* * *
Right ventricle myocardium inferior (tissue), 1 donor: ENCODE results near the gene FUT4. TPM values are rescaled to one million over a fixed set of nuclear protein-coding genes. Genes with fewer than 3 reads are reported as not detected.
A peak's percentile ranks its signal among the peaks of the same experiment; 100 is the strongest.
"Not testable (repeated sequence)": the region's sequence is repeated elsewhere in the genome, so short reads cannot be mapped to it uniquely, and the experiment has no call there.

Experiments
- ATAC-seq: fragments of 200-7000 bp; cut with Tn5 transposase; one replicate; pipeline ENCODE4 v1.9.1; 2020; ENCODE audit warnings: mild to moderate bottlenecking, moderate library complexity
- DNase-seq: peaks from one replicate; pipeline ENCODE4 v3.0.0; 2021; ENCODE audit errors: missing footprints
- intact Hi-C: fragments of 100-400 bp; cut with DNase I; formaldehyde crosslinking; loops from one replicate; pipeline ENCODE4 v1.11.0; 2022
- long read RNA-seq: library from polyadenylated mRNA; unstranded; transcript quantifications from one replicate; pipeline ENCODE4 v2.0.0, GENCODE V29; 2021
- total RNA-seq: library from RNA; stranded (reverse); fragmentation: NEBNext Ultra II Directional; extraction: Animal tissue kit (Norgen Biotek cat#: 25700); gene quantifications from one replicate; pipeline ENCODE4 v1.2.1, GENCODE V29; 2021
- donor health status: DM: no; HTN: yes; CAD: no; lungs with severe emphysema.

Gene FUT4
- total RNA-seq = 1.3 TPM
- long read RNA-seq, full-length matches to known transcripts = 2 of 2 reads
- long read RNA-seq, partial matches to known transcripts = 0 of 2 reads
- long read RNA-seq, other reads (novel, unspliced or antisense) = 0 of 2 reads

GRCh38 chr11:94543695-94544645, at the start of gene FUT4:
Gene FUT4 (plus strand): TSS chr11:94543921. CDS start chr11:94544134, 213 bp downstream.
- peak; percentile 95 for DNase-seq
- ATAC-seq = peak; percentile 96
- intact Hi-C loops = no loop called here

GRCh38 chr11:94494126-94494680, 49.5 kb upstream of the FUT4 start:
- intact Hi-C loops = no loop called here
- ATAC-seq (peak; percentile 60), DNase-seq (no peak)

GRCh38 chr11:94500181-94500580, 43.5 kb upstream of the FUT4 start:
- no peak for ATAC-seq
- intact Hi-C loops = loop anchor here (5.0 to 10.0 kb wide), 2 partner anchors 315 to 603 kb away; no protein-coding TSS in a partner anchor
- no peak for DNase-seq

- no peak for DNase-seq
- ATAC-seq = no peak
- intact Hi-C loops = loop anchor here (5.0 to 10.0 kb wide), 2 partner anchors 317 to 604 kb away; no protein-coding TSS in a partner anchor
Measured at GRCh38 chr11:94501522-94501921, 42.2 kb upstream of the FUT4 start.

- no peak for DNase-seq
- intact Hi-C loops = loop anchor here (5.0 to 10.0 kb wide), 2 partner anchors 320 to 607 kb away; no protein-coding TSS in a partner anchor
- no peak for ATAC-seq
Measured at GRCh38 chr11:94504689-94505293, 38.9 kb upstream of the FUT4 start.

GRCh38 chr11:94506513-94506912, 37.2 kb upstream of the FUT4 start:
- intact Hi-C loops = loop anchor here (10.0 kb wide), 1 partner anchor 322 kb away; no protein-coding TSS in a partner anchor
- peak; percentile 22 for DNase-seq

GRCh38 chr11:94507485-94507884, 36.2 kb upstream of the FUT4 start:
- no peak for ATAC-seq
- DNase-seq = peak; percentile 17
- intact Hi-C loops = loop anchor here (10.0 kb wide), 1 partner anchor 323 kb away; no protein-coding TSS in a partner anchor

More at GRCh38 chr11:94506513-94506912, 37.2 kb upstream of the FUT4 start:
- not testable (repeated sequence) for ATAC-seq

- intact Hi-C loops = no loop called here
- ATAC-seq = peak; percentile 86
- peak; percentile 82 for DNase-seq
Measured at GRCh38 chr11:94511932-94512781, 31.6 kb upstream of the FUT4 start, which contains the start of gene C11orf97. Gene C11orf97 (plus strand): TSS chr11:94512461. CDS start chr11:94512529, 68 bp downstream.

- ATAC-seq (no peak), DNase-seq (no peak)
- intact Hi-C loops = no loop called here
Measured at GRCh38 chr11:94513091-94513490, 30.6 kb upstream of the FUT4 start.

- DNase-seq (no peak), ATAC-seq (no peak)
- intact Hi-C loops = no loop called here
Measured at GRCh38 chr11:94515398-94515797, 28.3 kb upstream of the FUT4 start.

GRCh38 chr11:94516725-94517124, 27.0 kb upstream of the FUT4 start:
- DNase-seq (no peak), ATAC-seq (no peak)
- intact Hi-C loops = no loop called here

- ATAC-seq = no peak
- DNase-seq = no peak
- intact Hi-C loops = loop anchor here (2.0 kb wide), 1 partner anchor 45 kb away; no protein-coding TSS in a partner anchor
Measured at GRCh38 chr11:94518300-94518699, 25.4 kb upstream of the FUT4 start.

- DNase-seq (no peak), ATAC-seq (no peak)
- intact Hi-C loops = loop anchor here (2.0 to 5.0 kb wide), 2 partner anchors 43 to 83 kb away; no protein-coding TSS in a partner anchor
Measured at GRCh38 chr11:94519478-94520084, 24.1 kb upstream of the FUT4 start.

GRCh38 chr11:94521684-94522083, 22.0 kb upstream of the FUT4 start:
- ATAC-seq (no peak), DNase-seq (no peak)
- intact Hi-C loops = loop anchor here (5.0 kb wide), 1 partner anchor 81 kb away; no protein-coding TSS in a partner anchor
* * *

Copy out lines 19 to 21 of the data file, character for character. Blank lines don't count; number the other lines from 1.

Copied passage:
- ATAC-seq = peak; percentile 96
- intact Hi-C loops = no loop called here

GRCh38 chr11:94494126-94494680, 49.5 kb upstream of the FUT4 start: